Why I Wont Pay For (or attend) FutureM

I would like to start by establishing a few facts:

  1. FutureM is a week long mashup of events in Boston designed to spark discussions around the “Future of Marketing”.  It attracts a diverse audience as event topics range from marketing, design, development, media, mobile, to simply general entrepreneurship.
  2. FutureM is Boston’s attempt at creating a South by South West (SXSW) like event / environment.
  3. This is FutureM’s 2nd year.
  4. I participated in FutureM last year both as an attendee and as an event organizer (I helped organize / spoke at 2 events, and attended 3-4)
  5. FutureM was free last year, and costs $100 this year.
  6. If I wanted to attend my company, Grasshopper, would absolutely no questions asked pay for my ticket.

Last year when I heard FutureM was coming together I immediately hopped on board, reached out to my contacts, and started getting involved.  I deeply (to my core) love Boston.  The energy and enthusiasm of our entrepreneur scene here is just spectacular,.  It motivates me almost every day and I would do anything to help make it even better.

Let me be clear about something before I continue this post, I truly believe in what (I think) FutureM is all about.  Its wildly important to constantly challenge your beliefs, try new things, and learn from other people.  Its why I so often try crazy shit at Grasshopper, and then share those successes or failures with the community.  And believe me, If i didn’t care I certainly wouldn’t be taking the time to write this post (as my free time is very rare).

Having said that, I want to share with you 3 reasons I will not pay (and hence not attend) FutureM this year:

 

Don’t Charge Before You Fix the Bugs

Last year (FutureM’s first year) I had a mediocre experience….lets say 6.8 out of 10.  Which by the way is completely okay, and even expected.  The first year, or first time you do anything it is bumpy, and you certainly make mistakes.  Entrepreneurs understand that more than anyone.  But that is also why the next experience is so important.  People expect you to rebound and learn from your mistakes.  If you don’t make the necessary improvements, you will lose your audiences attention forever.  Its the same in a startup right?  If you don’t listen to your beta users (your earlyvangelists) and fix the problems they encounter – you will not having paying customers and you will not succeed.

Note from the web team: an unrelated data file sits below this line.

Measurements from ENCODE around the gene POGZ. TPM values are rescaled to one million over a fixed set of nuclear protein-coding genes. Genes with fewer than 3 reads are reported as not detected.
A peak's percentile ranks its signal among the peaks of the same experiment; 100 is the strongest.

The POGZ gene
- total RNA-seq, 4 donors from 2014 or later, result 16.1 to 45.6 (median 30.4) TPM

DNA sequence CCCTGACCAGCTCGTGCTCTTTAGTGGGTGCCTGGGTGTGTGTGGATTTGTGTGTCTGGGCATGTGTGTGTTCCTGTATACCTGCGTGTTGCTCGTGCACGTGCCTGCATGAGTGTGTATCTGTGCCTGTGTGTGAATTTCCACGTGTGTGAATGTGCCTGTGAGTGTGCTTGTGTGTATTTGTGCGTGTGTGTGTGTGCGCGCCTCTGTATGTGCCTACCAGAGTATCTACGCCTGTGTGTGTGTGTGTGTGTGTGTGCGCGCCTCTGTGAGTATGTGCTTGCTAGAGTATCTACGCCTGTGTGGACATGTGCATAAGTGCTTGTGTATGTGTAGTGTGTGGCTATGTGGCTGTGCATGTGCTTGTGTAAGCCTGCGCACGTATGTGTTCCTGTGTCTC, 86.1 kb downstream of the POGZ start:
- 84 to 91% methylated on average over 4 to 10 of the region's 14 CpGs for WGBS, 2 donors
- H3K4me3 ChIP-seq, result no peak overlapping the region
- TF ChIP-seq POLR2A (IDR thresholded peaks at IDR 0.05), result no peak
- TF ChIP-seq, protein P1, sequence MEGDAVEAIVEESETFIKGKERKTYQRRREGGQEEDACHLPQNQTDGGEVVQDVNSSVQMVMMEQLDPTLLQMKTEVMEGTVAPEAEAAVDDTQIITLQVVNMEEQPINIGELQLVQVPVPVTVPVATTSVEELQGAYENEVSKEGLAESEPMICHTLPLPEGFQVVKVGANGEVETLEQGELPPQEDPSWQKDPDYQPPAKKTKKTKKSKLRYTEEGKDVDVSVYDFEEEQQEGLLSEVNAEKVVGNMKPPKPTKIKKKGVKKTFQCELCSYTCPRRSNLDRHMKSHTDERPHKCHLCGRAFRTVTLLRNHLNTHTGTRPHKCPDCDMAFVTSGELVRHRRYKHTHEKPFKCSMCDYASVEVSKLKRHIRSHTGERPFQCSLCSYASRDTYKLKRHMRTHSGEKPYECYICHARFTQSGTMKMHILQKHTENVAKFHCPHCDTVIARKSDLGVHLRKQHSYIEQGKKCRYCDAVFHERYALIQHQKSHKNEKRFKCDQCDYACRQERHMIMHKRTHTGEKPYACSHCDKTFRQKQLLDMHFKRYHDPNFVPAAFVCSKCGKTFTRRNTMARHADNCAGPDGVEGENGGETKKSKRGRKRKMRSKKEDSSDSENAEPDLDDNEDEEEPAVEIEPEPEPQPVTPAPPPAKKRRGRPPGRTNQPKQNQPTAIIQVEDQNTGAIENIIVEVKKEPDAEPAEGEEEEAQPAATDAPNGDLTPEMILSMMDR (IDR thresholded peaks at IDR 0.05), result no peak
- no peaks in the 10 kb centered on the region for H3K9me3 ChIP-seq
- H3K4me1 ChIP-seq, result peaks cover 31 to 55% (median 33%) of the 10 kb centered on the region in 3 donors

This is only FutureM’s 2nd crack at this.  They haven’t proven to me (their Beta user) that they have fixed the bugs, so why should I start paying them?  If they had held off on the trigger finger for a year or two, and proved that they listened and acted on peoples feedback, this might be an entirely different post.
They haven’t even given us an opportunity to have a positive experience.  I feel like my free-trial got cut short.

 

It Feels Very Corporate & Salesy

On their home page it says “FutureM is about them”.  I call bullshit.  This year it is starting to feel like its much more about MITX or bigger companies like Hubspot, than about us (the community).  If you look at the screen shot from the “Buy a Pass” page you will get an idea of what i’m talking about.

First, if you are an MITX member you get a discount.  What?  I don’t get this, are you trying to incentivize people to be an MITX member, or are you trying to rally the community around a great idea?  Its very unclear.  If you really wanted to say “Thank You” to your members, isn’t there a much more stealth / less public (salesy) way to go about doing it?  Say email them a discount code?  This almost seems like a smack in the face for non members.

But what really made me laugh out loud (yes i just typed “lol”), was this sales pitch on the bottom (follow the red arrow).  “If you need help determining if you are an MITX Member…” – yikes guys.  I mean, I am sure if you are paying them ($150-$4,000) every year you are definitely aware that you are a member.  It is just a blatant sales pitch, and well it makes me feel a bit dirty about the whole situation.

Does anyone have any idea the organization who is behind SXSW?  Didn’t think so.

 

What If I Just Want to Attend 1 or 2 Events?